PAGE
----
we think it would be desirable for the matter to be clarified in the Act.” (s.2.76) -We believe this permissive approach makes private schools subject, without redress or qualification, to a review which would apply some or all standards used in a state school review, including, but not limited to compliance with the national curriculum, pedagogical techniques currently fashionable within the state system, or particular policies or procedures currently required in the bureaucratic management model within the state education system. -We also believe the phrase, without further qualification, that the expansion of an ERO review to the same basis as a state school can be done when it is deemed “desirable” is likewise completely unacceptable, insofar as it implies that the ERO can capriciously decide to expand an ERO audit, with no redress, justification, or limitation. (The only limitation offered by the LawComm is that currently the ERO is not funded to conduct more extensive audits, which gives the private school no comfort, redress, or protection.) -It seems to us that this recommendation would place us in a situation where the independence of private schools from the state educational system could be suspended capriciously by the Ministry. This is clearly a case of the LawComm trying to fix a problem that does not exist. Moreover, their proposed solution to a non-existent problem, if we have understood it correctly, is prejudicial to the independence and fundamental rights of parents and private schools. -We have mentioned above that in our latest ERO review, we were subjected to criticisms of our pedagogical methods and resources— completely inappropriately, in our view. These criticisms were subsequently withdrawn and rectified. We suspect that under the proposed revision by the LawComm allowing an expansion of a review to the same areas and levels as a state school, the ERO would not have been so willing to narrow down the focus of their review to registration criteria, nor acted with such alacrity and responsiveness to our remonstrations to the Senior ERO Manager. -We are cognizant that the Ministry of Education under previous governments has generally adopted the currently fashionable pedagogical theories which overemphasize pupil self-determination and self-discovery and experimentation in the learning enterprise. At the same time, it has tended to derogate content based knowledge standards. This view has been strongly endorsed by the three educational unions operating within the state sector. It would be easy for the ERO, given this institutionally dominant prejudice, to construct an argument that schools such as ours, which are far more focused upon structured learning and content based knowledge standards act contrary to the “welfare” and “best interests” of the pupils, and therefore need to change. -We believe that any escalation of an ERO review, or any expansion of an audit beyond the registration criteria, should be rejected by the Ministry. The matter is simple: either a private school practice, if continued, would lead to the eventual deregistration of a school, or it would not. If the latter, it ought not to form any part of a review of a private school by the ERO. If the former, then no further legislative authority is needed.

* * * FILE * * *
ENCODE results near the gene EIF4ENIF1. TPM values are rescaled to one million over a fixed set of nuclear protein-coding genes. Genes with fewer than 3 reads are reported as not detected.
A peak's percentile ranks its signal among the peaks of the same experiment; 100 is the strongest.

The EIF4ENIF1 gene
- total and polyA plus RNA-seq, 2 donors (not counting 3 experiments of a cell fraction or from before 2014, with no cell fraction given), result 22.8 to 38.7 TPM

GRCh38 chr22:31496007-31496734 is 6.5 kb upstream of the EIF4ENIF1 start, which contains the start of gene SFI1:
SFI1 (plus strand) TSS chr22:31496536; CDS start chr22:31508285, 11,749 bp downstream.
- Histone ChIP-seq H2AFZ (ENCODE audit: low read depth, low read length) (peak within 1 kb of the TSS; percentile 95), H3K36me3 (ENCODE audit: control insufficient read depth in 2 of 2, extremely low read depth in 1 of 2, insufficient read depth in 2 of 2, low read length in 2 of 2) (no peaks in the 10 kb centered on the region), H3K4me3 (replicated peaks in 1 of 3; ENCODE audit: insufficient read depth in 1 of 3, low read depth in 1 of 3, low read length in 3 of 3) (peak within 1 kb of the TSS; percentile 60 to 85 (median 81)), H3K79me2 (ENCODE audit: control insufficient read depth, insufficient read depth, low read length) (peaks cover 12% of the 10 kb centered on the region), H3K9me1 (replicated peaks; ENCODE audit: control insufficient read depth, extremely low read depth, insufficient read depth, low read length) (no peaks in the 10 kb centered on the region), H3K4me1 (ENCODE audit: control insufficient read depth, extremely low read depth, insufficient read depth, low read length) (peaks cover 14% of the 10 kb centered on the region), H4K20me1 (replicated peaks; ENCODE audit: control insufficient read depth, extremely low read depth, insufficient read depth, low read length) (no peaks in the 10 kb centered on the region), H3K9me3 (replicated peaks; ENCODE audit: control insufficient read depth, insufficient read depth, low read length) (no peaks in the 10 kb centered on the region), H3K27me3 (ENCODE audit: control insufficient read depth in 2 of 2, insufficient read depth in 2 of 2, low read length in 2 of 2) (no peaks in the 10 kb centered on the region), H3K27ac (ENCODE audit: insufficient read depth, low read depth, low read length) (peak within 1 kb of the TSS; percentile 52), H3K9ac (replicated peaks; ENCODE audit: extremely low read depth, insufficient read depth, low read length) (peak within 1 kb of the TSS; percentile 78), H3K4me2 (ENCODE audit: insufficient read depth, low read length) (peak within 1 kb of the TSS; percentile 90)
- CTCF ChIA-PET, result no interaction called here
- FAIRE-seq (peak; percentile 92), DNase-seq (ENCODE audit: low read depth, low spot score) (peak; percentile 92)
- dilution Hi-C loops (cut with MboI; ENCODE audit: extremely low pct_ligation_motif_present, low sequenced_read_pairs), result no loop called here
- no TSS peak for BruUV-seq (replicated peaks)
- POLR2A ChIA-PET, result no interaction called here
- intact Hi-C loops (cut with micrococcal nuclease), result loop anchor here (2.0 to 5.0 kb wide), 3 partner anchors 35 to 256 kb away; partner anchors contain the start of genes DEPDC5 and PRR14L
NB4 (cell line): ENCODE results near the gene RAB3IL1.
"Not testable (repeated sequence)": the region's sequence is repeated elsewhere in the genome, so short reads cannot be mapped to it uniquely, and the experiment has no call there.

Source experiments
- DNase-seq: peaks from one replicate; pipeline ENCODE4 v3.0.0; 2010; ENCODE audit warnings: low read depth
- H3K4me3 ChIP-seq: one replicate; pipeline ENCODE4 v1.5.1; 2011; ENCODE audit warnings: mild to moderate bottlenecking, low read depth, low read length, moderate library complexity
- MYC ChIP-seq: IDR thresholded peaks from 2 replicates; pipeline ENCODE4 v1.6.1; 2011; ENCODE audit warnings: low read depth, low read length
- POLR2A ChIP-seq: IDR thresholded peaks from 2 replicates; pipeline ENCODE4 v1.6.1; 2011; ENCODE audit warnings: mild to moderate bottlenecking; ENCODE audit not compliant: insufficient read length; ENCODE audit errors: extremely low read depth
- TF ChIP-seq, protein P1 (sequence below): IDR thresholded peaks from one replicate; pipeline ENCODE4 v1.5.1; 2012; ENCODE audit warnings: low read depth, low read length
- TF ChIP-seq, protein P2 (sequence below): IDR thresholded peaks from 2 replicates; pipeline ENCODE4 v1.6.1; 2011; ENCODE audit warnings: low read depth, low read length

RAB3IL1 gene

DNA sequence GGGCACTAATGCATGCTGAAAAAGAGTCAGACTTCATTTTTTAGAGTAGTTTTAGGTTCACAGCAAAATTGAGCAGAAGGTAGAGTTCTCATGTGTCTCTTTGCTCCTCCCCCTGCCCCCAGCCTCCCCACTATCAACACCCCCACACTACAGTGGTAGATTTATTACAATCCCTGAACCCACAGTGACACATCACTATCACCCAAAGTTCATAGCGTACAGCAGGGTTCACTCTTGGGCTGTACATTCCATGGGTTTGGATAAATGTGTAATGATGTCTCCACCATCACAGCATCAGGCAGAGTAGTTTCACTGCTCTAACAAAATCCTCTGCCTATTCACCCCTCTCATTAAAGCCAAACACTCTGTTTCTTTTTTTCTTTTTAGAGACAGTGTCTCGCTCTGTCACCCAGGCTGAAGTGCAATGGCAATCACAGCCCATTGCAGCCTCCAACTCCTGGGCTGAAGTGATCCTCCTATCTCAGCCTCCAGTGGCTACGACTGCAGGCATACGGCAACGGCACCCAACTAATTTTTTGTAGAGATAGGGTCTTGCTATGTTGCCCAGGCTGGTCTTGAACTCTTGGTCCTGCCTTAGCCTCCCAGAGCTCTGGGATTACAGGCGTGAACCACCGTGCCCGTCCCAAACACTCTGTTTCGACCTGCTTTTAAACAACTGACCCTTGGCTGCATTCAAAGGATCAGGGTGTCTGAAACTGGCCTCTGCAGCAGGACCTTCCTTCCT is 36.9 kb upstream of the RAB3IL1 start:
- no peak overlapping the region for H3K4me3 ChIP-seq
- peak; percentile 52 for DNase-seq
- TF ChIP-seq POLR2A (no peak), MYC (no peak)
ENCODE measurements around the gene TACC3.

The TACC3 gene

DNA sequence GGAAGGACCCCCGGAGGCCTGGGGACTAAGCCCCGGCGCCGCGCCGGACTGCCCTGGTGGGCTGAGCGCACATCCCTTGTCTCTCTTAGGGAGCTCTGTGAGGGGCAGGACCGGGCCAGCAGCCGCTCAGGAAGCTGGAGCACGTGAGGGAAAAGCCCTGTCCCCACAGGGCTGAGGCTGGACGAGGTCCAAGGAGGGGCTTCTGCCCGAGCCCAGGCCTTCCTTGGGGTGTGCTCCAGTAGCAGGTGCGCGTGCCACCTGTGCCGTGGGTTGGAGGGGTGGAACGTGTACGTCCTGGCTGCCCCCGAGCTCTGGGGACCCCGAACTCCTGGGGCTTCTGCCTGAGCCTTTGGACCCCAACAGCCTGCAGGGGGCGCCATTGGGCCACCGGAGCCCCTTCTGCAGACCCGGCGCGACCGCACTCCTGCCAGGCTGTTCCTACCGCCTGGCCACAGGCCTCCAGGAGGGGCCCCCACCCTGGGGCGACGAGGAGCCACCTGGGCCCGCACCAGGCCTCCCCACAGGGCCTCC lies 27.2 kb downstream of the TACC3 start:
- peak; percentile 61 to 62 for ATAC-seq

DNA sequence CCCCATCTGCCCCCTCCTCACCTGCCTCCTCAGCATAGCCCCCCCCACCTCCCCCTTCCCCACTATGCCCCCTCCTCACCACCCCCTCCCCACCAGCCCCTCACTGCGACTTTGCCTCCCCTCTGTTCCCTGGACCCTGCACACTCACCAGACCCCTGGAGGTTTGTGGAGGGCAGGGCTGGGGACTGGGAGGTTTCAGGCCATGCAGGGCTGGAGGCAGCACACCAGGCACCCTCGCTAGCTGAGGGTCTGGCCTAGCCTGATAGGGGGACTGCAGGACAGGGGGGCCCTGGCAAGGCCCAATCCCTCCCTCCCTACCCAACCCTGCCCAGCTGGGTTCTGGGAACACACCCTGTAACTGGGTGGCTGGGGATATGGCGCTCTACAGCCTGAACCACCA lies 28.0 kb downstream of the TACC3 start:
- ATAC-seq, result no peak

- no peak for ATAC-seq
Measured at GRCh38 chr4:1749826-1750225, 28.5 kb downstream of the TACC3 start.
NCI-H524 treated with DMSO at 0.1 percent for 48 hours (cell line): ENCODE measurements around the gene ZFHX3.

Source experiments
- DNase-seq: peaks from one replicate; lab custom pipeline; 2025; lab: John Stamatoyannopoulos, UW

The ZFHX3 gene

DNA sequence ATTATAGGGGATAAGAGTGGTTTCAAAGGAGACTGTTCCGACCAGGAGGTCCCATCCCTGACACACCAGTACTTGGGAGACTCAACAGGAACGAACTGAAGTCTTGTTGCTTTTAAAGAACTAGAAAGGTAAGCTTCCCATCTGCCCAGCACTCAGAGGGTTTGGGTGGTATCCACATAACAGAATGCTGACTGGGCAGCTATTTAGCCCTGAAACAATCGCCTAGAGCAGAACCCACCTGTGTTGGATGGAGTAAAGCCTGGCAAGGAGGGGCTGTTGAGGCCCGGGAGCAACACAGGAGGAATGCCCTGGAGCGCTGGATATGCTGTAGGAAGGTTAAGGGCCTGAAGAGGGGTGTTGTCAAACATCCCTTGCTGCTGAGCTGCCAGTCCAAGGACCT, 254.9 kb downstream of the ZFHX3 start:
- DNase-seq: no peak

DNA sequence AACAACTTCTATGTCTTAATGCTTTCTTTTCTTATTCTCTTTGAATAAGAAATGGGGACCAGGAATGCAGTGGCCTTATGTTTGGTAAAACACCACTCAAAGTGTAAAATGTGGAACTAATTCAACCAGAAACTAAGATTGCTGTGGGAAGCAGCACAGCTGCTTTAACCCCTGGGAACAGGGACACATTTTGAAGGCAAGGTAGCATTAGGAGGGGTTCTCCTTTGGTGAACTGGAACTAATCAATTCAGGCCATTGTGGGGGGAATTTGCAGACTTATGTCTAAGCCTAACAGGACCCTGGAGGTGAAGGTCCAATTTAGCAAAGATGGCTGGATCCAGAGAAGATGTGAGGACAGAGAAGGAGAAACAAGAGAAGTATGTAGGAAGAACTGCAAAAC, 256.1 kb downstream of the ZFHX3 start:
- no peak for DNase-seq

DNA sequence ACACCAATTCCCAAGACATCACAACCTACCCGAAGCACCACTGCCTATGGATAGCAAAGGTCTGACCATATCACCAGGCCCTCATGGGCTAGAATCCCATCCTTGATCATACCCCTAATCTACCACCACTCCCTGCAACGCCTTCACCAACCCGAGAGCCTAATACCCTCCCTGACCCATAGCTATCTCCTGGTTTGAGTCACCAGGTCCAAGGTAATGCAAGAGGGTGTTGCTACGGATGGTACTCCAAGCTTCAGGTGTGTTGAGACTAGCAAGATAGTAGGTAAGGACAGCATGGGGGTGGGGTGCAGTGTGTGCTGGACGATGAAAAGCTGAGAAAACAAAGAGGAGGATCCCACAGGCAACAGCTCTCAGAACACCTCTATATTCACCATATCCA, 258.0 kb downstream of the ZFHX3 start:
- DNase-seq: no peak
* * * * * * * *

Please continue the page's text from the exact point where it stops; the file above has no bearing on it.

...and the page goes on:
-Therefore, given the reported belief by the ERO that it is entitled to expand its auditing functions of a private school at its own discretion, and given that the LawComm believes it is arguable that the current law would allow this, we believe that any change to the law with respect to private schools must make it clear that the ERO has no authority to review schools on any other criteria than those stipulated for the registration of a private school. In other word, it is our strong view that Recommendation 21 should be reversed, and be made to read: “It should be clarified that the Education Review Office has power to review a private school only in terms of the criteria applicable to registering a private school.�

MCS Response to Law Comm Recs  

Ministry of Education asked for response to Law Commissions Recommendations for private schools. This document is the response of MCS